The U.S. natural gas rig count dropped one unit to finish at 71 for the week ended Friday (Sept. 11) amid generally modest changes to domestic drilling activity during the period, the latest figures from Baker Hughes Co. (BKR) show.
One oil-directed rig and one natural gas-directed rig exited the patch in the United States during the week, lowering the combined U.S. rig count to 254, 632 units behind the 886 rigs active at this time last year.
Land drilling declined by two units, while the Gulf of Mexico (GOM) held steady at 15 rigs. The number of horizontal rigs fell sharply during the week, with six units packing up shop. That was partially offset by the addition of three vertical units and one directional rig, according to BKR.
The Canadian rig count finished unchanged at 52, down from 134 in the year-ago period. The combined North American tally ended the week at 306, versus 1,020 a year ago.
Among major plays, the Marcellus saw the largest net decline, giving up two rigs to fall to 24, versus 50 a year ago. The Haynesville dropped one rig to end with 35 for the week, down from 50 in the year-ago period.
Also among plays, the Permian Basin shed one rig week/week to finish with 124 active units.
Broken down by state, New Mexico and Texas each dropped one rig during the week, as did West Virginia. Oklahoma added one rig overall, finishing with 12 units, versus 76 a year ago.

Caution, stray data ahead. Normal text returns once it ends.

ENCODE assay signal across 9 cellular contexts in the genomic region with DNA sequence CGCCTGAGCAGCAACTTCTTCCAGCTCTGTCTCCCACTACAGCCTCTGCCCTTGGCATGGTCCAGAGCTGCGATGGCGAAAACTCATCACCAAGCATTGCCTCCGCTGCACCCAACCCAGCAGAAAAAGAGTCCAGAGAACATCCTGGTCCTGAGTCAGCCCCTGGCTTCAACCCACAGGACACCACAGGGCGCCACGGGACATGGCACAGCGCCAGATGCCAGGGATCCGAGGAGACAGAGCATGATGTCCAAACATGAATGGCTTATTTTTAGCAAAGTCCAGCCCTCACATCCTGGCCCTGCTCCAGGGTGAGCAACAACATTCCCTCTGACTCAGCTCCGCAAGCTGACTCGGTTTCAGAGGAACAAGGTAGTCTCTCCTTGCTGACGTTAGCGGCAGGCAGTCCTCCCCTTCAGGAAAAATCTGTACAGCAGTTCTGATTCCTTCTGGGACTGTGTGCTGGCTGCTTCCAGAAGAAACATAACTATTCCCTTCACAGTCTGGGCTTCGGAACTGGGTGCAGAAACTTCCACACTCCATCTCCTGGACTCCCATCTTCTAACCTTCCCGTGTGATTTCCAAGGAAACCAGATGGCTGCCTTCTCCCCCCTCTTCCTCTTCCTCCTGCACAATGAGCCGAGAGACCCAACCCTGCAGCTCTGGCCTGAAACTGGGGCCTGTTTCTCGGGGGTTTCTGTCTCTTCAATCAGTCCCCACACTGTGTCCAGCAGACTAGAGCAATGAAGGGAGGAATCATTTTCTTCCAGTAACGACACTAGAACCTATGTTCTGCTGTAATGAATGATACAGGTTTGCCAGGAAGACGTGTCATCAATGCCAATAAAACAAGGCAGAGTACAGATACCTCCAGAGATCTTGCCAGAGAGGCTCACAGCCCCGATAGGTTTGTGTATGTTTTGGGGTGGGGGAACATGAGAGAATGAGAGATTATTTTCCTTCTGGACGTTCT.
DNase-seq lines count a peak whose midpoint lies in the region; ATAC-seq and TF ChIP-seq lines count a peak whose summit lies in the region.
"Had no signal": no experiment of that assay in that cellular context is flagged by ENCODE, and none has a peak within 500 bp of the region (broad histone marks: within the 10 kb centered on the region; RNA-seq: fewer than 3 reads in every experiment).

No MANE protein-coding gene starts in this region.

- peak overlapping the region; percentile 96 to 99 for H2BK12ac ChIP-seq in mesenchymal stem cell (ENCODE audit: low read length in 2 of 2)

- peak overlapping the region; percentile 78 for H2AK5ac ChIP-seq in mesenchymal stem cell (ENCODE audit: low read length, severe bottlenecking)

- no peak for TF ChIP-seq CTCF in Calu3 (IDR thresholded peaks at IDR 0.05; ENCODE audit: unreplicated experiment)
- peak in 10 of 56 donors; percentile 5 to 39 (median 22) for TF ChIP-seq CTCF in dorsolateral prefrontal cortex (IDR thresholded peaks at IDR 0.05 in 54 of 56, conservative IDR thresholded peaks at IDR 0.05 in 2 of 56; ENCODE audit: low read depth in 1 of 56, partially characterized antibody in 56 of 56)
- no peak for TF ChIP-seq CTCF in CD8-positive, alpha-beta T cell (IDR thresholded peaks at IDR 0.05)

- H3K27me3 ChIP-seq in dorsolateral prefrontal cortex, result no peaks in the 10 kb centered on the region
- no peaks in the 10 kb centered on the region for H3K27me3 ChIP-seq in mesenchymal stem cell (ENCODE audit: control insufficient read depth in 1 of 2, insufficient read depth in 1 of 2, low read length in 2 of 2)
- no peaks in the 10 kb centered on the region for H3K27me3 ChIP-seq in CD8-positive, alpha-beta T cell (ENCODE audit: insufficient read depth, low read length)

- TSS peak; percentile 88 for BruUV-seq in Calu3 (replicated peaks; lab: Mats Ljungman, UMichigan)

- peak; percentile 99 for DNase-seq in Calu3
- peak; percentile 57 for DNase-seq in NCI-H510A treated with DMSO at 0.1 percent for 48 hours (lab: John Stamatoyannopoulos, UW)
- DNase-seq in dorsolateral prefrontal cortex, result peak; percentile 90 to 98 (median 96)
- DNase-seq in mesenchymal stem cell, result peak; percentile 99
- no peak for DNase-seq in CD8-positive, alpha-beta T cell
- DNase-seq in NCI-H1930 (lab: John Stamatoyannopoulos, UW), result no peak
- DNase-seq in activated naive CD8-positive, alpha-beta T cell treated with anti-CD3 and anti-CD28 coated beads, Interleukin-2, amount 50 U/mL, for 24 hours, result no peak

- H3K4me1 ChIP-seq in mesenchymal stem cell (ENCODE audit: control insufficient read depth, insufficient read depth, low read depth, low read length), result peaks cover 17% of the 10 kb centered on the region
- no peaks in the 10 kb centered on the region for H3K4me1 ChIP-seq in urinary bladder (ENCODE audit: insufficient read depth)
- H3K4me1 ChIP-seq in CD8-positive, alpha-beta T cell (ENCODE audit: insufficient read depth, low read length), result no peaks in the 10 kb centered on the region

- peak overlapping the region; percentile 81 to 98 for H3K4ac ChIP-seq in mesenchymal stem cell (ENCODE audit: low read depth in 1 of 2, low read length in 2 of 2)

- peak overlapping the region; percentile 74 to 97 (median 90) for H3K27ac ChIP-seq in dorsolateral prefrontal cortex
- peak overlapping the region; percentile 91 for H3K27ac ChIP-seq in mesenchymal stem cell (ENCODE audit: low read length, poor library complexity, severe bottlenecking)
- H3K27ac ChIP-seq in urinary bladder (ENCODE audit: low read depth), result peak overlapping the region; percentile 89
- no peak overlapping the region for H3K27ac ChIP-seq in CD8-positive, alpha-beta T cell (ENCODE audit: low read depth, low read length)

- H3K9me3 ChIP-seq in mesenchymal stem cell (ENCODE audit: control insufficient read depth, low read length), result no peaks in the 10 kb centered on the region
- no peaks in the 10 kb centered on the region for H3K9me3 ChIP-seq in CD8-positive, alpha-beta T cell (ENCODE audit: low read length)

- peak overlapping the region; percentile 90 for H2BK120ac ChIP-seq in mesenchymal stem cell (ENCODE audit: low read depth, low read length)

According to the U.S. Energy Information Administration (EIA), domestic oil output is forecast to rise to 11.2 million b/d this month as production in the GOM returns following Hurricane Laura.
“However, after September, EIA expects U.S. crude oil production to decline slightly, averaging just under 11.0 million b/d during the first half of 2021 because…new drilling activity will not generate enough production to offset declines from existing wells.
“…On an annual average basis,” researchers said, “EIA expects U.S. crude oil production to fall from an average of 12.2 million b/d in 2019 to 11.4 million b/d in 2020 and 11.1 million b/d in 2021.”
Meanwhile, the U.S. OFS industry through August had lost more than 100,000 jobs since the coronavirus pandemic began eating away at oil and gas demand, according to the Petroleum Equipment & Services Association.
“While the worst of the cutbacks appear to be behind the industry, considerable uncertainty about the future remains because a surge in Covid-19 cases could derail the economic recovery and suppress demand,” researchers noted.
© 2020 Natural Gas Intelligence. All rights reserved.
ISSN © 1532-1231 | ISSN © 2577-9877 |